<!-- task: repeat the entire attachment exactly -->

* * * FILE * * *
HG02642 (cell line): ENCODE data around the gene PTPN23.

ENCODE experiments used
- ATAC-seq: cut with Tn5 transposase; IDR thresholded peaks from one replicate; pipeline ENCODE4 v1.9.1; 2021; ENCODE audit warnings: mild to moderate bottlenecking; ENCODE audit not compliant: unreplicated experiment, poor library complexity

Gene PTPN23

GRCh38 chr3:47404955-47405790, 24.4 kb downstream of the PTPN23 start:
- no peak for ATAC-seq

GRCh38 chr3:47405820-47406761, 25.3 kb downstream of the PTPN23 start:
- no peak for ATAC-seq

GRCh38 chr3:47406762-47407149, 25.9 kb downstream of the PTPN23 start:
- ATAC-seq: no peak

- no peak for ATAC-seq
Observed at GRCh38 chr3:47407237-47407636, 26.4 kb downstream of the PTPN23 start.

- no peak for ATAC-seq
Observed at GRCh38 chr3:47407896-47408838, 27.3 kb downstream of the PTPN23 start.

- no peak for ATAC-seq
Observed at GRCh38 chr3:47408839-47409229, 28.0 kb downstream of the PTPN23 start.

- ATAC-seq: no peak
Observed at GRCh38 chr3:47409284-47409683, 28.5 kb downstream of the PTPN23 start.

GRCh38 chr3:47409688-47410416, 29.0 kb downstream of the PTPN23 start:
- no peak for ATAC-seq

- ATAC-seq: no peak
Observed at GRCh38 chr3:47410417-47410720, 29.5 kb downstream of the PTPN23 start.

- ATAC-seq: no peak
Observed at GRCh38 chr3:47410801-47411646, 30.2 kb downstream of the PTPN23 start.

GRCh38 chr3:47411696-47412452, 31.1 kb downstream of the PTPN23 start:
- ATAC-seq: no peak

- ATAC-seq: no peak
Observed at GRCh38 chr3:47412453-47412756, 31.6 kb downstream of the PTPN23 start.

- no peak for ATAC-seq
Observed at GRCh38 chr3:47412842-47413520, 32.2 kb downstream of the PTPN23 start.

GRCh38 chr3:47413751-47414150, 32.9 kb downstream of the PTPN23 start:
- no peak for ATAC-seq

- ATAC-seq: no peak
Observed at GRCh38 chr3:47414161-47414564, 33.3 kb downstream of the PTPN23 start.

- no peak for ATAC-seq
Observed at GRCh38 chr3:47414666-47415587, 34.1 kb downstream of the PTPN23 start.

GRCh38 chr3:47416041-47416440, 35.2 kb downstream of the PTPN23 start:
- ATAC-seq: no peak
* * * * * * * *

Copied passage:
HG02642 (cell line): ENCODE data around the gene PTPN23.

ENCODE experiments used
- ATAC-seq: cut with Tn5 transposase; IDR thresholded peaks from one replicate; pipeline ENCODE4 v1.9.1; 2021; ENCODE audit warnings: mild to moderate bottlenecking; ENCODE audit not compliant: unreplicated experiment, poor library complexity

Gene PTPN23

GRCh38 chr3:47404955-47405790, 24.4 kb downstream of the PTPN23 start:
- no peak for ATAC-seq

GRCh38 chr3:47405820-47406761, 25.3 kb downstream of the PTPN23 start:
- no peak for ATAC-seq

GRCh38 chr3:47406762-47407149, 25.9 kb downstream of the PTPN23 start:
- ATAC-seq: no peak

- no peak for ATAC-seq
Observed at GRCh38 chr3:47407237-47407636, 26.4 kb downstream of the PTPN23 start.

- no peak for ATAC-seq
Observed at GRCh38 chr3:47407896-47408838, 27.3 kb downstream of the PTPN23 start.

- no peak for ATAC-seq
Observed at GRCh38 chr3:47408839-47409229, 28.0 kb downstream of the PTPN23 start.

- ATAC-seq: no peak
Observed at GRCh38 chr3:47409284-47409683, 28.5 kb downstream of the PTPN23 start.

GRCh38 chr3:47409688-47410416, 29.0 kb downstream of the PTPN23 start:
- no peak for ATAC-seq

- ATAC-seq: no peak
Observed at GRCh38 chr3:47410417-47410720, 29.5 kb downstream of the PTPN23 start.

- ATAC-seq: no peak
Observed at GRCh38 chr3:47410801-47411646, 30.2 kb downstream of the PTPN23 start.

GRCh38 chr3:47411696-47412452, 31.1 kb downstream of the PTPN23 start:
- ATAC-seq: no peak

- ATAC-seq: no peak
Observed at GRCh38 chr3:47412453-47412756, 31.6 kb downstream of the PTPN23 start.

- no peak for ATAC-seq
Observed at GRCh38 chr3:47412842-47413520, 32.2 kb downstream of the PTPN23 start.

GRCh38 chr3:47413751-47414150, 32.9 kb downstream of the PTPN23 start:
- no peak for ATAC-seq

- ATAC-seq: no peak
Observed at GRCh38 chr3:47414161-47414564, 33.3 kb downstream of the PTPN23 start.

- no peak for ATAC-seq
Observed at GRCh38 chr3:47414666-47415587, 34.1 kb downstream of the PTPN23 start.

GRCh38 chr3:47416041-47416440, 35.2 kb downstream of the PTPN23 start:
- ATAC-seq: no peak